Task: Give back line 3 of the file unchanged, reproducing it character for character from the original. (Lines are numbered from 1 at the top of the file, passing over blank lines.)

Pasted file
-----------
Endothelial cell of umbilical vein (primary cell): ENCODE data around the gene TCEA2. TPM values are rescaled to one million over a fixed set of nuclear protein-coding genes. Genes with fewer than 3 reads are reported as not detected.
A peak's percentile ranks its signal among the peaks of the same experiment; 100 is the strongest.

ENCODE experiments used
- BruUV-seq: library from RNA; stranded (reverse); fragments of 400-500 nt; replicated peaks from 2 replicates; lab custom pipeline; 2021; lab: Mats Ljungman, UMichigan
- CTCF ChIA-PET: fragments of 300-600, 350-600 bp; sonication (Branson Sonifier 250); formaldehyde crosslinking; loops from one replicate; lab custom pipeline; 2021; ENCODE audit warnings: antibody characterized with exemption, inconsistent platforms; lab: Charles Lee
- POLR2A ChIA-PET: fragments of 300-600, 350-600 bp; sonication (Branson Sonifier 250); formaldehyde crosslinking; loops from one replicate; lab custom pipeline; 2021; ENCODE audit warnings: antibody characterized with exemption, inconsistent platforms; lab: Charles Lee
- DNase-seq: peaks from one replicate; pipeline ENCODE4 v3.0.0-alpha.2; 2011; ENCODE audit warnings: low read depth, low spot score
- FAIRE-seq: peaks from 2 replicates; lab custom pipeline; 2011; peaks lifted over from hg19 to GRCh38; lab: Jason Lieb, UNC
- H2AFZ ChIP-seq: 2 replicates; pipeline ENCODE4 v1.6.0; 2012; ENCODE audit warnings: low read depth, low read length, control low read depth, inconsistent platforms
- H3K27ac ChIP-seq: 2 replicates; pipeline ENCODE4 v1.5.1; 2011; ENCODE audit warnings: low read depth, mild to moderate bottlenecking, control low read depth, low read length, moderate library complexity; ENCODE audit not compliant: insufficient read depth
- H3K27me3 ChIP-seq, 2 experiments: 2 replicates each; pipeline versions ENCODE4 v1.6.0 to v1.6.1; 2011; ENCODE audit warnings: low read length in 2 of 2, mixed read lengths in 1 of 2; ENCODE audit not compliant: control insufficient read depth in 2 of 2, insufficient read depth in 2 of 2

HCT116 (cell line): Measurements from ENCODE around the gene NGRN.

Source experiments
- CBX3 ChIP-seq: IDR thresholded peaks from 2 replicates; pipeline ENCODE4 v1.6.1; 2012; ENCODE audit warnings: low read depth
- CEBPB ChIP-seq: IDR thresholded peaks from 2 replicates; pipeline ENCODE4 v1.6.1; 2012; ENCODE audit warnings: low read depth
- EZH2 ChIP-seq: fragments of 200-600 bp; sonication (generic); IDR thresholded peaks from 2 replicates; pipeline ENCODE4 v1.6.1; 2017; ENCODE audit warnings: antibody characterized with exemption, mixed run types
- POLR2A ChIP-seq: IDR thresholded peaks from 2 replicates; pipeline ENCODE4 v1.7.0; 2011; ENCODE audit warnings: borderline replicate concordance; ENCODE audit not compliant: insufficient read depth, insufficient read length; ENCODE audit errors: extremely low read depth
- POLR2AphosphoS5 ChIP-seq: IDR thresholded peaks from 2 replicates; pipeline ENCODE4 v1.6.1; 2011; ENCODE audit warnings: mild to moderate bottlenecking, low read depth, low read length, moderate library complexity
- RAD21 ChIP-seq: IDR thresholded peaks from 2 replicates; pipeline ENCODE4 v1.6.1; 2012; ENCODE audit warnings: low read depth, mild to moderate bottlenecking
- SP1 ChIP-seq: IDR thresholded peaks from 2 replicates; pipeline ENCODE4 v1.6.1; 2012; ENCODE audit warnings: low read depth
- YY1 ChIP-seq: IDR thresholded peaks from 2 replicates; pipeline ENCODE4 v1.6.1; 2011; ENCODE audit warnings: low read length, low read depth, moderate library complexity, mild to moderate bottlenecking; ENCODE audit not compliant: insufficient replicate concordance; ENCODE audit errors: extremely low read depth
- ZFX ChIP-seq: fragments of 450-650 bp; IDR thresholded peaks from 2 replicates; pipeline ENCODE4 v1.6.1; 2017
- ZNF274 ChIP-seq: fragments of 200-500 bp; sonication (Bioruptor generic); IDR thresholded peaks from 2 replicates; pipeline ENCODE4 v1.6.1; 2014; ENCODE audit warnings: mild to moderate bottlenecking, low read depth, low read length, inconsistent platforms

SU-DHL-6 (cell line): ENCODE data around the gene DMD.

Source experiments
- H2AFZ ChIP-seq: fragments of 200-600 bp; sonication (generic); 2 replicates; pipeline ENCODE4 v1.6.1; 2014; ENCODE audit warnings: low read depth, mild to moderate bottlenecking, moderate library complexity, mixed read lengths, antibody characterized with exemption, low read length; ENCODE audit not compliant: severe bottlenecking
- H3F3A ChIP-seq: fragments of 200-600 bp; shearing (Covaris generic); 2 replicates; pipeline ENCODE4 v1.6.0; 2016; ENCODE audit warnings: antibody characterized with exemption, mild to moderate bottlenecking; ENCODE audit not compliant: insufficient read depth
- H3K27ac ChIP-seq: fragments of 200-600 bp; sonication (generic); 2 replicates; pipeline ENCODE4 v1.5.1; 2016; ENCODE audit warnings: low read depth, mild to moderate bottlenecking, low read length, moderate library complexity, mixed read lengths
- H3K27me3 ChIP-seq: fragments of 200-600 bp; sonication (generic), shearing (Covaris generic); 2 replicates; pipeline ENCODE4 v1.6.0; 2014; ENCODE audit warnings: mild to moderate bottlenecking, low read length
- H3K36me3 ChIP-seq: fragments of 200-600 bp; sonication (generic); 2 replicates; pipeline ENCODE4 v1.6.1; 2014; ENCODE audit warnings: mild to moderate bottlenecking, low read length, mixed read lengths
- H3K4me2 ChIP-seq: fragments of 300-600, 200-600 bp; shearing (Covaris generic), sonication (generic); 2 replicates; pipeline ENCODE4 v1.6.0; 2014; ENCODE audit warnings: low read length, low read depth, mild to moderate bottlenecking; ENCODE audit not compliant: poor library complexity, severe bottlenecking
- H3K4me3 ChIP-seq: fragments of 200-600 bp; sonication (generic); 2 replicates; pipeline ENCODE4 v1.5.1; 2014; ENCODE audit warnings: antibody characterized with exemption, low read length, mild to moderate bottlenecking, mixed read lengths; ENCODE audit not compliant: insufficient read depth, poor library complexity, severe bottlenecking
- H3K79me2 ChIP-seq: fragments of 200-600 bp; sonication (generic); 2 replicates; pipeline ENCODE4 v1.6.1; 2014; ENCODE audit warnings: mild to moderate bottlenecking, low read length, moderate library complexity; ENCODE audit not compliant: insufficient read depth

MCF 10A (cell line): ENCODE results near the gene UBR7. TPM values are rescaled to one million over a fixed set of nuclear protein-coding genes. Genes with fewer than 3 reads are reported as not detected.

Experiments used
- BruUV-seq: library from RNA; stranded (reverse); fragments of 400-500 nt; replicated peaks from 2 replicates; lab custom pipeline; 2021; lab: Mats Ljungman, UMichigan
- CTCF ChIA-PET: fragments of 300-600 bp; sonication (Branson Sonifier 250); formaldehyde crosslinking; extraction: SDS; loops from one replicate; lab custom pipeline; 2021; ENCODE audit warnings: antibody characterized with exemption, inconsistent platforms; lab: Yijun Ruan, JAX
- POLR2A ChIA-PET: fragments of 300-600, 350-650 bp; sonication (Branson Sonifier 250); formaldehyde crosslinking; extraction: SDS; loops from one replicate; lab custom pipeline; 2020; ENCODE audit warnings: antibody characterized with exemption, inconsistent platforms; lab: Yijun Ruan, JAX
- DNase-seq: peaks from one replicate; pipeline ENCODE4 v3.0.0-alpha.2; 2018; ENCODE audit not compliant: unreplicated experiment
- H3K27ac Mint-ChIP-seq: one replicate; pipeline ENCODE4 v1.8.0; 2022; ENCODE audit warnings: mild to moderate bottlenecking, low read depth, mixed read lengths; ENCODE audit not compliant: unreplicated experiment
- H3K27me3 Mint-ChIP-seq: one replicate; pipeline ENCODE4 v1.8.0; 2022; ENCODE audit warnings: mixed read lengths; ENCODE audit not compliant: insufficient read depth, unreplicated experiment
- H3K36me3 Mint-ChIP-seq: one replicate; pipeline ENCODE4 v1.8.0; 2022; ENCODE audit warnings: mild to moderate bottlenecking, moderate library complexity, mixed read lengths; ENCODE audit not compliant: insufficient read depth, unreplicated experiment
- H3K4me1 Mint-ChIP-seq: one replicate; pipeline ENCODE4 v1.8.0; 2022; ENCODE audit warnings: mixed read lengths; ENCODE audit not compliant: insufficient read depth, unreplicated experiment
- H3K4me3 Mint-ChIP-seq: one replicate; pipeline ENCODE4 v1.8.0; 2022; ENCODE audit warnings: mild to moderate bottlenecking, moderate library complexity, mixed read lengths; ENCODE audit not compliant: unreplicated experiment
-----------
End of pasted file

ENCODE experiments used